How To Tell iMessages From Text Messages

| How-To

There are still people with iPhones who have non-unlimited texting plans, and for those folks it matters if they are sending text messages instead of iMessages. In addition, people who "text" from their iPad and Macs or have an iPod touch as their primary communicator don't have text messaging available to them, so it's iMessage or nothing. Understanding which is which can come in handy.

Firstly, in the Messages app, your outgoing message bubbles are either blue or green. That color coding is key to knowing what's what. Let's start with blue ones:

If they're blue, that means it is an iMessage going from one Apple device (iPhone, iPad, iPod, or Mac) to another. These are free communication, be it text or image, and don't count against your texting plan. You will only see blue bubbles on your Mac because your Mac running Mavericks (or lower) can't receive SMS messages. With a Mac running Yosemite and a device using iOS 8, this will change.

When you see the green ones, that means it is a "regular" (read: "old fashioned") SMS/text message, usually to an Android or feature phone user, and those do add up against your texting plan, pictures included. As noted above, this also explains why some people you chat with regularly on your iPhone or iPad don't show up in the Messages app on your Mac at all. Here's a "green bubble" message example:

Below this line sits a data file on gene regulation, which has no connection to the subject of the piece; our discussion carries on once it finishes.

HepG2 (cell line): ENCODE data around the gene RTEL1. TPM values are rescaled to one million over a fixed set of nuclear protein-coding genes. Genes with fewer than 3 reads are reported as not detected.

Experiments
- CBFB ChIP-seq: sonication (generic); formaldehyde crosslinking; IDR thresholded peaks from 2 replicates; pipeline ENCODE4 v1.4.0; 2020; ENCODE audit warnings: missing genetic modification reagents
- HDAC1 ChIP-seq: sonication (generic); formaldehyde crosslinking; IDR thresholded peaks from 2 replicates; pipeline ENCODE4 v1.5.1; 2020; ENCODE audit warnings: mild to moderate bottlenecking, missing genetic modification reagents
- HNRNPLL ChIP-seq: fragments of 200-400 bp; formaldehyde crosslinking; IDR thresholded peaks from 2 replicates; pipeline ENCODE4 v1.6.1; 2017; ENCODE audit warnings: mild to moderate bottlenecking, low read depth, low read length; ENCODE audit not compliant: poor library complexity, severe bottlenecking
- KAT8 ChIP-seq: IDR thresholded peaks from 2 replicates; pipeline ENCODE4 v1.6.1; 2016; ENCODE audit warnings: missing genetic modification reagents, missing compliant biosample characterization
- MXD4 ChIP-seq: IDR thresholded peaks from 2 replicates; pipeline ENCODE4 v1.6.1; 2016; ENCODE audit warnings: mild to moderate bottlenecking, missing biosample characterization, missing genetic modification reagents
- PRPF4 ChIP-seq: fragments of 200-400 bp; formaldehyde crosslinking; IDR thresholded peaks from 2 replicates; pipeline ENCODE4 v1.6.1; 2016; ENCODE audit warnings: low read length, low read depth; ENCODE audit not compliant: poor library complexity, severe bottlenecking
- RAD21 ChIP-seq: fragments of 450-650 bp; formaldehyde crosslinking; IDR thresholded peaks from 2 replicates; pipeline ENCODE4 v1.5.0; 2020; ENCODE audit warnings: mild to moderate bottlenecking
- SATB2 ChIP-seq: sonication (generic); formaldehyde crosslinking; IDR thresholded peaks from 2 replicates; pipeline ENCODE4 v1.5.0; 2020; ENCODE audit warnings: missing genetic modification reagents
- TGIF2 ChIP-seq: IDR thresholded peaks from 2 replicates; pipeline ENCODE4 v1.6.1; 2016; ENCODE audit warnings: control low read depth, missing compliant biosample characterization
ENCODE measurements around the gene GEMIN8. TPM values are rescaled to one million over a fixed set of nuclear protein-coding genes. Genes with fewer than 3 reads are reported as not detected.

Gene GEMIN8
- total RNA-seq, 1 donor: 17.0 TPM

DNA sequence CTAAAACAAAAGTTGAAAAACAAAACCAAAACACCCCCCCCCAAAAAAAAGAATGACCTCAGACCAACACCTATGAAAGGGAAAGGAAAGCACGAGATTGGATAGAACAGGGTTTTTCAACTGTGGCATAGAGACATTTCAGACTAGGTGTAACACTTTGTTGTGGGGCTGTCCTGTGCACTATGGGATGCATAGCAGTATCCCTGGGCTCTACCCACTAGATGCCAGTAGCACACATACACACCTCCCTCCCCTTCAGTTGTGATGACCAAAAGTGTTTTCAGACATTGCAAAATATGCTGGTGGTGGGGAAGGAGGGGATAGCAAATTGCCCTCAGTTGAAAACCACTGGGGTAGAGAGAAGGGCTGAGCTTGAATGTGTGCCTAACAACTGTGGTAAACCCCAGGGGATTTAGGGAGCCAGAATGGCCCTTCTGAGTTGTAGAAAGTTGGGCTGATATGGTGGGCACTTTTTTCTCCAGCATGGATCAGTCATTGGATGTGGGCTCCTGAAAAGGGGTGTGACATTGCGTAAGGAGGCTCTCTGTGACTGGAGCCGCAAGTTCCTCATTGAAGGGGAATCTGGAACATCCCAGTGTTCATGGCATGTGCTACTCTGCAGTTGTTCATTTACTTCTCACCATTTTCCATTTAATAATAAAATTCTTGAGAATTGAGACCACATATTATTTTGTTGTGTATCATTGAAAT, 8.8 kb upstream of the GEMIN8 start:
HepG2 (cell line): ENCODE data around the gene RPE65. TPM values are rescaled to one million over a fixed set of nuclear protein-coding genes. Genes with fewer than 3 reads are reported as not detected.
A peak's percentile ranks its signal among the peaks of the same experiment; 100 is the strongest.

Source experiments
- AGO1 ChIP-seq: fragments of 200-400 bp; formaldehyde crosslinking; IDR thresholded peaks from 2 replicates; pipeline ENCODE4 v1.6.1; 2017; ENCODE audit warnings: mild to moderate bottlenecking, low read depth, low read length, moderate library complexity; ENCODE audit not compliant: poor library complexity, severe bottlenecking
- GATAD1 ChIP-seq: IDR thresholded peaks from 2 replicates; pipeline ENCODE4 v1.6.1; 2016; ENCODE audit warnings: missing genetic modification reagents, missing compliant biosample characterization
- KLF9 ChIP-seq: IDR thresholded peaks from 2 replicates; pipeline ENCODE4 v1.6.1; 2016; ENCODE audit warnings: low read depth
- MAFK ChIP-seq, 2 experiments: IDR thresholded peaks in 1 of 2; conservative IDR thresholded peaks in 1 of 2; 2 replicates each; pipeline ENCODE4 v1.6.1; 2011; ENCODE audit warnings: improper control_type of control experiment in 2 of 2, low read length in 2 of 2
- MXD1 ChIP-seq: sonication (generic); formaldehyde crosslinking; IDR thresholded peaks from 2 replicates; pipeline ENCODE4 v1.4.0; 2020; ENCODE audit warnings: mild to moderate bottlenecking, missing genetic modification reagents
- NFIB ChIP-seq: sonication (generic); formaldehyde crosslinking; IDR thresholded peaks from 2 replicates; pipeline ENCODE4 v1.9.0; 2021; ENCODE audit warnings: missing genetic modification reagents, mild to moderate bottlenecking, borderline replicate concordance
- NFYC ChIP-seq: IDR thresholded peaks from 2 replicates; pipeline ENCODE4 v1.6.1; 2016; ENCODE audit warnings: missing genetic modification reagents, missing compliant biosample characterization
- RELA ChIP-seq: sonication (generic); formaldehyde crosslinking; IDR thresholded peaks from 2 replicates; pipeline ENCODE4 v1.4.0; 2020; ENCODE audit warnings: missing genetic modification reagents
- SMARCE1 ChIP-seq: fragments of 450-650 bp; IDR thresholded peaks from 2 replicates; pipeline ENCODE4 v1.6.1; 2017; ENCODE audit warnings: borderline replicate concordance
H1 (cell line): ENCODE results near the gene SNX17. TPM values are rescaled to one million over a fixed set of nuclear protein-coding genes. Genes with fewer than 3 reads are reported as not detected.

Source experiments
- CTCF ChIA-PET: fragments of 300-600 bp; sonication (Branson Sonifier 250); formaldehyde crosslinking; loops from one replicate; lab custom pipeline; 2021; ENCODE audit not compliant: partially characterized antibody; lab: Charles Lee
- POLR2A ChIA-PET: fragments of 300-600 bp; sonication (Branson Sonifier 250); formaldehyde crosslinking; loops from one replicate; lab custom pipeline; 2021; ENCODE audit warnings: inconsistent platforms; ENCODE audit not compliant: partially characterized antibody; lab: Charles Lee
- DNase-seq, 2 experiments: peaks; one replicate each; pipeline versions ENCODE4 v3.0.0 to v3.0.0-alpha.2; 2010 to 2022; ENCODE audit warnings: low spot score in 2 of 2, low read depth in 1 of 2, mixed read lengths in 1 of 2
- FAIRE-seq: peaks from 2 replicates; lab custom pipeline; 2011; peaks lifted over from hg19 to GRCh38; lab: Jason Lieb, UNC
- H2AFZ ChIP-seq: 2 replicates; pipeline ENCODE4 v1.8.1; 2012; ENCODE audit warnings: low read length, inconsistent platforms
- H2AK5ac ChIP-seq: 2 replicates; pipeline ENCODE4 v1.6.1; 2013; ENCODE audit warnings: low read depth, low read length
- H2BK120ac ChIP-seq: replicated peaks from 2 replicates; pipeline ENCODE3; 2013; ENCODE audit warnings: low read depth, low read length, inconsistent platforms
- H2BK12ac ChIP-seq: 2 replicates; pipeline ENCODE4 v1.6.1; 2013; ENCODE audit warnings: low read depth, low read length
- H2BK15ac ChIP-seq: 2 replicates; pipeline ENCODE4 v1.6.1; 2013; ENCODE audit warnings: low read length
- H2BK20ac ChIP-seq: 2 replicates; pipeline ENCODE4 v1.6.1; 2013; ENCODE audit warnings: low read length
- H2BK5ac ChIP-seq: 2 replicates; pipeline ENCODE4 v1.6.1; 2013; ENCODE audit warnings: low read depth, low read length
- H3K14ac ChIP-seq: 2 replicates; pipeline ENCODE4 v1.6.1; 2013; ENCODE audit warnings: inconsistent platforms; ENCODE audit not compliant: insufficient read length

If you look closely at the entry area before you type anything, it shows what it intends to send in light gray. It will say either "Text Message" or "iMessage" to help prompt you, but it can be hard to read.

An easy way to remember what's what is the green texts = money. If you're still on a non-unlimited texting plan, that might matter to you, so this is a quick way to see and monitor which texts are costing you and which ones aren't.

Also keep in mind it's common in group text threads to have one or two non-iPhone users, and every time you reply to that, even if the person who sent it is an iPhone user, you'll still have it count against you because it goes out as a text to all those people, iPhone users or not. 

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Comments

ctopher

As one of the folks who do not have unlimited text on my phone plan, I was very aware of these issues. I use one 3 ways to get around the limitations.

1) Google voice. This gives you a phone number (that you can attached to your iPhone number) and you give this out to your Android and flip-phone toting friends. I also use this number for status texts from banks etc. These are all free. If they actually call the number, the iPhone rings and I get the call.

2) Yahoo messenger. This is an awful app but it does work. You can however use it to send SMS messages to most phones.

3) Skype. Also has free SMS capability. The main drawback is not being able to receive texts. (Unless you have a Sykpe In number? I don’t know for as you can tell, I’m a tightwad!)

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